Wednesday, January 5, 2011

Cryptic children

So I read all of the backlogged eczema news from the holidays. Quite remarkable: there wasn't anything worth talking about. A trawl of the internet at any given time turns up a host of hits for eczema, 50% of which are "eczema is..." explanations for the lucky people who don't know what eczema is; 45% of which are miracle cures; and 5% of which are Yahoo Answers postings along the lines of "OMG i have exsema on my face so gross what can i do about it." Every few days, you see something interesting. But not over the past two weeks, apparently.

And so today I muse: One of the more difficult things about having a very young child with eczema is that they can't explain what they're feeling. Voov is about 18 months and she's just learning to talk, and a lot of the things she says come out garbled. We think she understands most of what we say-- but her answer to any question is usually "yes." What are we to make of it, then, when she starts writhing and crying when we put CeraVe (unscented moisturizer) on her, and she can't tell us why? We ask "is it cold?" "Yes." "Does it sting?" "Yes." Of course, you get the same answer if you ask if it's warm, or if it smells like roses.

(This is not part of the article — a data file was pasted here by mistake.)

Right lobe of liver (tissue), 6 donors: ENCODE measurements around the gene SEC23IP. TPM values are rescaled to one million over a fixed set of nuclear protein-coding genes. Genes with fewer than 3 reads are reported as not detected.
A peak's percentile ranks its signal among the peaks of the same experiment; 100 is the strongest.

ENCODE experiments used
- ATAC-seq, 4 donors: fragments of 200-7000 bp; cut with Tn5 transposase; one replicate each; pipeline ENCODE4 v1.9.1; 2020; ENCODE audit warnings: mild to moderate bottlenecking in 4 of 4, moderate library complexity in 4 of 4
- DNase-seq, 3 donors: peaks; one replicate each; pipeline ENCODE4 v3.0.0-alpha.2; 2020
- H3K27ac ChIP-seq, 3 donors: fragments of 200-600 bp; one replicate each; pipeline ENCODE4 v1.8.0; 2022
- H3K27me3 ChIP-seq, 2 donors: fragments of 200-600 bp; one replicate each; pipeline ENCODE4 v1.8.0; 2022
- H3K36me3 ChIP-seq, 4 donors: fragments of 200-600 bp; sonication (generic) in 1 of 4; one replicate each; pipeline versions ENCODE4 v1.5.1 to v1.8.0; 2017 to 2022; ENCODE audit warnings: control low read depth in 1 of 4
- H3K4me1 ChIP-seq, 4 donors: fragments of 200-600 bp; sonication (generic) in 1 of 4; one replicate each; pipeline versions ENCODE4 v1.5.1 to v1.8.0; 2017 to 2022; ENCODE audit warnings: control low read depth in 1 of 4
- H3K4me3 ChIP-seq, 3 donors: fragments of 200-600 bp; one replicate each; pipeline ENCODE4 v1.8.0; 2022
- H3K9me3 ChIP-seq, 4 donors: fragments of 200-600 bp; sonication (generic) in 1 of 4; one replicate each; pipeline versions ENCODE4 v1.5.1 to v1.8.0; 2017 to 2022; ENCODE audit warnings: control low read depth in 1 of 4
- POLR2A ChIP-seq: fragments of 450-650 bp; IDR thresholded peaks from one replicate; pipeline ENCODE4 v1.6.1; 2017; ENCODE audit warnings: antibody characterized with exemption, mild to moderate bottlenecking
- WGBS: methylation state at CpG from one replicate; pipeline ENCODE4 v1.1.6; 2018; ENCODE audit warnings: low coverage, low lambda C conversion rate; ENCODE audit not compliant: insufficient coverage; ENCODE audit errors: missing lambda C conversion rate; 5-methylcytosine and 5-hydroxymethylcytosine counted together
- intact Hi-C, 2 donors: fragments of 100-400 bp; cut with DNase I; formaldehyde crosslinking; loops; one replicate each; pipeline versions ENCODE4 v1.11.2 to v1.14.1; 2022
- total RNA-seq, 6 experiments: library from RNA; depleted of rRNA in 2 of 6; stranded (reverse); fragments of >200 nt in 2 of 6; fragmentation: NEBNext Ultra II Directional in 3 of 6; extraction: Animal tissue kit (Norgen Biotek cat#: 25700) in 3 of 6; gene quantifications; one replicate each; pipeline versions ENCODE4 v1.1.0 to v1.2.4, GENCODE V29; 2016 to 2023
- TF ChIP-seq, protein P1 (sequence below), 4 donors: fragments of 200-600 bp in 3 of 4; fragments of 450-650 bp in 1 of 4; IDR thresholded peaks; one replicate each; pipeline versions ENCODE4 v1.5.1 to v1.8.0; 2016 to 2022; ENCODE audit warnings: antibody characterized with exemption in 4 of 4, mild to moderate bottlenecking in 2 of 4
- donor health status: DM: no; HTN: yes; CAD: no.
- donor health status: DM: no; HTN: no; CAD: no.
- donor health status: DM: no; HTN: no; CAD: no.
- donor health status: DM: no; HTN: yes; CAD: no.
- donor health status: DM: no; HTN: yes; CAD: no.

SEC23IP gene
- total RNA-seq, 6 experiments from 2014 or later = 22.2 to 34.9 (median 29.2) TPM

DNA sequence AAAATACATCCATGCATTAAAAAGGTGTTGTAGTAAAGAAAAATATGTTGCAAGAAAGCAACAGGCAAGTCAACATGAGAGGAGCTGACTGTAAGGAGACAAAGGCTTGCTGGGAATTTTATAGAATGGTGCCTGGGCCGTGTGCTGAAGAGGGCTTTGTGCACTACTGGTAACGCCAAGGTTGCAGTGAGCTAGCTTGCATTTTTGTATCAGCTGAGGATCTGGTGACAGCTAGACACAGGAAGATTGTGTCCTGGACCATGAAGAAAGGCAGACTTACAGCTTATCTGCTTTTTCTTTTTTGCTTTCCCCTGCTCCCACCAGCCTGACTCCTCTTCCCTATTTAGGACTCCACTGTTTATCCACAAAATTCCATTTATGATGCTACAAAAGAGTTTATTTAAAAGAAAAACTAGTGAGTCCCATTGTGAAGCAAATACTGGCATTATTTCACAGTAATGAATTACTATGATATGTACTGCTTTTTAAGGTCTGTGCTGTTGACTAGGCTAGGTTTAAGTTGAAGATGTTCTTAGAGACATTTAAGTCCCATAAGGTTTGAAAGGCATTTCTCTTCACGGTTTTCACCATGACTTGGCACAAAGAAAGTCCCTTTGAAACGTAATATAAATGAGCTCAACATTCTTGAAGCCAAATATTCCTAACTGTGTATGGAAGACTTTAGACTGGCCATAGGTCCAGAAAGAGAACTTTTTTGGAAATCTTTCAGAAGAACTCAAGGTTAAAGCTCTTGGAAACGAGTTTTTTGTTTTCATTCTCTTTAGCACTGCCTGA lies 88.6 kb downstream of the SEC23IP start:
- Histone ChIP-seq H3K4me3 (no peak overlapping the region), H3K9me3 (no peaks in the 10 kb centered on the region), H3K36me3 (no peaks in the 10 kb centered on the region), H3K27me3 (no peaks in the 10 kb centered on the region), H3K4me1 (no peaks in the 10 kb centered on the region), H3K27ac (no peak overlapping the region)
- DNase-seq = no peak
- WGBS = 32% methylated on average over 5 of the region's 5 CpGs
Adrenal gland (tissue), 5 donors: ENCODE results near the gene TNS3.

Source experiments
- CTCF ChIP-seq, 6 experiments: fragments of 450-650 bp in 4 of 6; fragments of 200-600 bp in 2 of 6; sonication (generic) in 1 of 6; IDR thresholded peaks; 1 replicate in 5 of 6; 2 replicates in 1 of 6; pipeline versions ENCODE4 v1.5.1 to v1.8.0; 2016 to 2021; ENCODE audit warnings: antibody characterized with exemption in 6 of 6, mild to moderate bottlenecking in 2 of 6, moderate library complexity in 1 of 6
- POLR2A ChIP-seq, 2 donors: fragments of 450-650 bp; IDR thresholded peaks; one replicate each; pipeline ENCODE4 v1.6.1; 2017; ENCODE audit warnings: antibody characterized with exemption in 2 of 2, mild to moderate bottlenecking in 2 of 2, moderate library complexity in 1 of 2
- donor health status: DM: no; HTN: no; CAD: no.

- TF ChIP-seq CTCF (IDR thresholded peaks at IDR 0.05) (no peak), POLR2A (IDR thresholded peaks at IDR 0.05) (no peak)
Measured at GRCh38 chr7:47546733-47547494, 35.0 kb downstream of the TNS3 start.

I put the CeraVe on myself, and didn't feel anything. But is her skin the same as mine? It must be much more sensitive. As far as we know, CeraVe is the best thing we could be putting on her, and it doesn't raise any irritation.

Lately, she's been learning how to manipulate us, especially where her brother is concerned. She likes to yell "Shmoop!" in a loud, anguished voice, and enjoys bringing her parents' wrath down like artillery on the competition. Perhaps she likes the attention she gets when she complains about CeraVe. It's hard to tell.


  1. Yes it can be tricky to figure out kids. My son is 4 so he's easier now to understand these days. We use Cera'Ve on his body and Epiceram on his couple of trouble spots (eyes, ears, and privates.) When he has a flare cream does seem to bother him on his trouble spots, but it's just for a few seconds. The benefit still outweighs the initial sting in my mind so we continue to use it.

  2. I bet treating young children for doctors is a lot like treating animals for veterinarians. Hidden B is a vet-- I should ask her opinion!